They hadn't waited for us to arrive. They were eating as they sang. A squad of the glassy robots were busily slithering along the cords, hand over hand-well, branch over twig-to serve the diners with great gobs of something that looked like pink mashed potatoes, only gluey enough to hold together in a ball; clusters of figlike fruits that probably weren't fruits at all, because they were squirming; hinged food dishes containing stuff that I couldn't see, but could smell when the nearest Horch opened theirs; mesh bags of what might have been nuts or vegetables or-well, anything at all. All I could see through the mesh was varicolored lumps of God knew what. The other thing the Horch were doing was drinking, out of bagpipe-looking bladders with spouts on one end. The Horch took the spouts in their triangular little mouths when they wanted a drink, and then some of them pointed the spouts at friends nearby and squeezed. For fun, I guess. The thin streams of yellowish liquid, looking unpleasantly like urine, splashed when they hit another Horch and kept on going when they missed. It didn't matter which they did, though. The Christmas trees were diligently sucking the spilled liquid out of the air as they passed. These masters of the universe were having their fun at a kind of college fraternity brawl. I guess the overworked robots weren't enjoying it, but probably they weren't programmed to enjoy anything anyway.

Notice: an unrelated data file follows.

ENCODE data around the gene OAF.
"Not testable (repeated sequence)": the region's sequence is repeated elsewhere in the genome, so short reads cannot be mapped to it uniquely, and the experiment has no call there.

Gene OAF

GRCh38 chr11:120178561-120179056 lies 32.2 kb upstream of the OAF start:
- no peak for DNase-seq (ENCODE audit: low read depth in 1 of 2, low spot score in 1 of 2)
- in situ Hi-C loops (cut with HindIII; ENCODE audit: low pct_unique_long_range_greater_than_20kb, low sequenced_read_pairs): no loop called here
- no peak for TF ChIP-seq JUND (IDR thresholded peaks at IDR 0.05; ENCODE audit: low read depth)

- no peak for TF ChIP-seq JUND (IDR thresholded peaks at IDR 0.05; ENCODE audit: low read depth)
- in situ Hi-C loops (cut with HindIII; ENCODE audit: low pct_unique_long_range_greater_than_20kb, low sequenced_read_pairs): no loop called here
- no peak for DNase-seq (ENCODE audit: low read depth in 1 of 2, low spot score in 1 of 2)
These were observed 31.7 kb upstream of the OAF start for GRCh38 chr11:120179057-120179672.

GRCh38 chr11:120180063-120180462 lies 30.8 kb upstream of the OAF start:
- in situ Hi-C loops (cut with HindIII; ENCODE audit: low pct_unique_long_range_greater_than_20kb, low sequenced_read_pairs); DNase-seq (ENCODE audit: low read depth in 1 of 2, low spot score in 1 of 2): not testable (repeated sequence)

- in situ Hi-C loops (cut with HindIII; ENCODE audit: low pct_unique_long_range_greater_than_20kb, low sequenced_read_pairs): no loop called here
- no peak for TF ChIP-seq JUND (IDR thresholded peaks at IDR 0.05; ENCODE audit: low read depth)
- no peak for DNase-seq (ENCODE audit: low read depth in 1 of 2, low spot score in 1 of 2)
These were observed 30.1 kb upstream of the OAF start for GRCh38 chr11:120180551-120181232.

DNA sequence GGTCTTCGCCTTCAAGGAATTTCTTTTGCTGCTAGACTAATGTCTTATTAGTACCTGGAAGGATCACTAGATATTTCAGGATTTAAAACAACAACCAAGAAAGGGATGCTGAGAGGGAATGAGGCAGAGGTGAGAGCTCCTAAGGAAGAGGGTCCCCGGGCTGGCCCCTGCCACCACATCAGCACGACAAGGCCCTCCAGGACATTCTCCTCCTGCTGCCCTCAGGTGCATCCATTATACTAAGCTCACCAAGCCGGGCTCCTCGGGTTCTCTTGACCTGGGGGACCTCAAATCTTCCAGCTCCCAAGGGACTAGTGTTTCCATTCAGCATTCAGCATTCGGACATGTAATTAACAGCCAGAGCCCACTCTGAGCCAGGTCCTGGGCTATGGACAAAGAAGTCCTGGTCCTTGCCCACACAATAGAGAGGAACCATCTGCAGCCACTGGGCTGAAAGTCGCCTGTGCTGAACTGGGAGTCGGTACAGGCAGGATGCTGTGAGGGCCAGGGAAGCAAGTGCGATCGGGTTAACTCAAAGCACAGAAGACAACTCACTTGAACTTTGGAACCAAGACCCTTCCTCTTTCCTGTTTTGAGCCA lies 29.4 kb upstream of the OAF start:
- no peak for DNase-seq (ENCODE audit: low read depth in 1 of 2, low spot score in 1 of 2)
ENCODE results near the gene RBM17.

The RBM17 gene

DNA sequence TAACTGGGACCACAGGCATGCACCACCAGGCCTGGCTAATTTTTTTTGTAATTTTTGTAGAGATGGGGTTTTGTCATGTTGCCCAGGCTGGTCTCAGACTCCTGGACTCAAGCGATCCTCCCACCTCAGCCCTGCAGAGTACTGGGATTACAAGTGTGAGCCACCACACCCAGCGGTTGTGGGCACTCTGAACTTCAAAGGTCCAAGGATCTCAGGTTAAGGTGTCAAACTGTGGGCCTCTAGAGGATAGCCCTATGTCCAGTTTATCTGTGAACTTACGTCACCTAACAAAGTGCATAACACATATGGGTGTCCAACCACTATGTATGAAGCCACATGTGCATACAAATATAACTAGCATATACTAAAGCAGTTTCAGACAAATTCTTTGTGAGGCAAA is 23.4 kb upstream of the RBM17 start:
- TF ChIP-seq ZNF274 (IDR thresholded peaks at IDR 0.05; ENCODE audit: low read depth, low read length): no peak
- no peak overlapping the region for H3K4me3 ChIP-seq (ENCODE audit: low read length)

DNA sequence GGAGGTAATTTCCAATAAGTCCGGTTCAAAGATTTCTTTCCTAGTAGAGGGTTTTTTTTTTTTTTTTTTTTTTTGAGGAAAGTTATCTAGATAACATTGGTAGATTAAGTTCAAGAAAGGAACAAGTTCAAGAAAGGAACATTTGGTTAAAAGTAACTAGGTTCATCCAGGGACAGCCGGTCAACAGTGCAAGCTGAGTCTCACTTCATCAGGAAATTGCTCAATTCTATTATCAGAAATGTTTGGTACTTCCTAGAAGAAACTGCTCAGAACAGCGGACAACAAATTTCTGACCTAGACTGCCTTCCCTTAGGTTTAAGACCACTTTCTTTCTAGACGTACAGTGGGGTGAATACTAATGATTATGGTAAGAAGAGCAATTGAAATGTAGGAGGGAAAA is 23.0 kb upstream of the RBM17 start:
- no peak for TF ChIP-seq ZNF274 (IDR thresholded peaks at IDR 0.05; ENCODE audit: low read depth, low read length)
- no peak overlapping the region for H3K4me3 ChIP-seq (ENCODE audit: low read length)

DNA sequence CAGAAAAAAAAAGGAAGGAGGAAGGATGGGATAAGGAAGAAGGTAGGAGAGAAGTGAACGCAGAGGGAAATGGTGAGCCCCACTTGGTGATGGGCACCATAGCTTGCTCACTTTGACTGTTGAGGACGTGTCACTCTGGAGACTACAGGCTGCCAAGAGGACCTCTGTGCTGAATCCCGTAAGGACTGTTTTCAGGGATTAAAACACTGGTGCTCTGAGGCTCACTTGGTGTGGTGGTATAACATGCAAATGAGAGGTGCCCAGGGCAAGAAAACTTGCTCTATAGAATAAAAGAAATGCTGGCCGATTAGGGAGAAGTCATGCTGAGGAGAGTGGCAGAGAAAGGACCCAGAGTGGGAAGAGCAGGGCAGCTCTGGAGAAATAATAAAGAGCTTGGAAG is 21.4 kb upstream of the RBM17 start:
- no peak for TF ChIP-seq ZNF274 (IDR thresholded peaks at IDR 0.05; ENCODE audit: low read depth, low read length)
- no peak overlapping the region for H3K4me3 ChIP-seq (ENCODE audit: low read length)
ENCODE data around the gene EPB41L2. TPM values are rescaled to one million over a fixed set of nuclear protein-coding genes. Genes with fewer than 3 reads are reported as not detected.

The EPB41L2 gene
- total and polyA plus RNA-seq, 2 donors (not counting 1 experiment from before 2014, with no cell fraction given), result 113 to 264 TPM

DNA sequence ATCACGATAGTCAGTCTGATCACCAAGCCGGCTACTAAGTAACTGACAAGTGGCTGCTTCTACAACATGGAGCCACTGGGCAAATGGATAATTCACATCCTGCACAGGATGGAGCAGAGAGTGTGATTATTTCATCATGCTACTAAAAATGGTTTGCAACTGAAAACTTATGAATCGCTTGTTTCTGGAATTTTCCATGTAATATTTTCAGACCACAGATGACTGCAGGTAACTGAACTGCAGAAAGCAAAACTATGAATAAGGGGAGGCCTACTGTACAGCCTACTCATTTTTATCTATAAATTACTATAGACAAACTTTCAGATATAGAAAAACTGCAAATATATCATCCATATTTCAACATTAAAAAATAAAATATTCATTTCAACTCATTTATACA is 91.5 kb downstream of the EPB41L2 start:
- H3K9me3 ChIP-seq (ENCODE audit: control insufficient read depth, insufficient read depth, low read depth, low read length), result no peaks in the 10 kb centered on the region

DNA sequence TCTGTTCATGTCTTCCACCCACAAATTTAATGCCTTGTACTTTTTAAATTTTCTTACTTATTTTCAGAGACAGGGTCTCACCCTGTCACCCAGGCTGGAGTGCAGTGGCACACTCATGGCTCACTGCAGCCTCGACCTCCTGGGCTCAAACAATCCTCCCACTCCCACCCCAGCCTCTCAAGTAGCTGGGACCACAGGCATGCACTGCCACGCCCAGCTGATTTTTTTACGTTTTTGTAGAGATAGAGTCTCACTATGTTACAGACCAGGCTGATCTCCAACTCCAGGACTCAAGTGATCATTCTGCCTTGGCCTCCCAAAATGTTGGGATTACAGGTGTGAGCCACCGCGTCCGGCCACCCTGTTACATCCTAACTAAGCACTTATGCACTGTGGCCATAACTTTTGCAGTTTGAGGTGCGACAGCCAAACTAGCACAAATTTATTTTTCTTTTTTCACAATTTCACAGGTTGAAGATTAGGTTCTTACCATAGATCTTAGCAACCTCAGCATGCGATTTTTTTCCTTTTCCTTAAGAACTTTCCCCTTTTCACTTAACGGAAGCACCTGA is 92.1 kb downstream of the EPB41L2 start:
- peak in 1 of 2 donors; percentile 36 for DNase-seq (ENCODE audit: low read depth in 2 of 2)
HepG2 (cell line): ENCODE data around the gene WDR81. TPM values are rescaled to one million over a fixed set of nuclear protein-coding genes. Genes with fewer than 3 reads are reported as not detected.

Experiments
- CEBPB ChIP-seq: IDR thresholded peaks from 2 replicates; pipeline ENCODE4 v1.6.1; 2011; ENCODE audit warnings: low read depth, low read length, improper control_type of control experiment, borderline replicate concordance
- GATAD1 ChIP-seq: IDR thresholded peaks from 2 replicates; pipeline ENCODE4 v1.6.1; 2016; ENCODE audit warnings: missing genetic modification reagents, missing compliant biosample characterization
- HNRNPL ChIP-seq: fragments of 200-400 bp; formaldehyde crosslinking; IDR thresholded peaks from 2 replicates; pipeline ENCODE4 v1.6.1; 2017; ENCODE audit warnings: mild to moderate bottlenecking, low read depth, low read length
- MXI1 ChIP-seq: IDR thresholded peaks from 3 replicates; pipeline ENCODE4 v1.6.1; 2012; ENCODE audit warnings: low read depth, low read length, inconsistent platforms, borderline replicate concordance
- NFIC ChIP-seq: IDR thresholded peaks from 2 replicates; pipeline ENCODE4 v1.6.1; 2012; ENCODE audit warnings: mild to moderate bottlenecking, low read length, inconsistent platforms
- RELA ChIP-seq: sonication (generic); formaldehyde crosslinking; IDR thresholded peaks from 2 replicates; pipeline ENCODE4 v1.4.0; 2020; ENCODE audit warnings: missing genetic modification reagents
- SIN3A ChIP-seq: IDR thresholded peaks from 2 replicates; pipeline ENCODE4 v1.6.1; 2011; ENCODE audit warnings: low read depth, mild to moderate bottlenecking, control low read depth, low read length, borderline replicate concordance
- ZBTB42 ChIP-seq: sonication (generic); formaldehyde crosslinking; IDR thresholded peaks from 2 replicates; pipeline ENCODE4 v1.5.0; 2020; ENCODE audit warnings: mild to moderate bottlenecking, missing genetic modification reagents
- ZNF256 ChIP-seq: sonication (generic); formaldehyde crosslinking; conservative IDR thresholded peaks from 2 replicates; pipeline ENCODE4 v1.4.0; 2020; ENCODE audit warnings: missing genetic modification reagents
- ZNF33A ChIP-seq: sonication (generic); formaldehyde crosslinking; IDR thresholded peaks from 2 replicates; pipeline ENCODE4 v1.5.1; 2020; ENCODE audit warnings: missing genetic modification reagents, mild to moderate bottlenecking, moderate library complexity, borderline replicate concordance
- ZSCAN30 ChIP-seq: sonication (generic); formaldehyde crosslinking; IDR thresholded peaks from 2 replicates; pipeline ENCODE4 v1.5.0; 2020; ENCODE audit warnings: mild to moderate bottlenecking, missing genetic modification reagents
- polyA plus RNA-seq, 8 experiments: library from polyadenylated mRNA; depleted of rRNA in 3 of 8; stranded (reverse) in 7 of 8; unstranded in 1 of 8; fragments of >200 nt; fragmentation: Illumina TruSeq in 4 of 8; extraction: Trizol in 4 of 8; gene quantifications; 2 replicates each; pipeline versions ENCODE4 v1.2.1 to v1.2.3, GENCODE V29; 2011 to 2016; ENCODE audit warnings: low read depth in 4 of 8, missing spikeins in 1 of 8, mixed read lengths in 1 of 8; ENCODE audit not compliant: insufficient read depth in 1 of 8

Our personal robot first escorted Beert to the heart of the web. The Greatmother was there and eating industriously, pausing in her own consumption only, now and then, to stuff some particular delicacy into the mouth of her least grandson, Kofeeshtetch. Having their mouths full didn't keep them from singing along, welcomingly waving Beert to join in.

Pirraghiz and I weren't included in the invitation. We weren't given the good seats, either. A pair of serving robots dropped their waitering duties long enough to tug us to webs at one vertex of the tetrahedron. Then they scuttled away to fetch fresh delicacies for the Horch.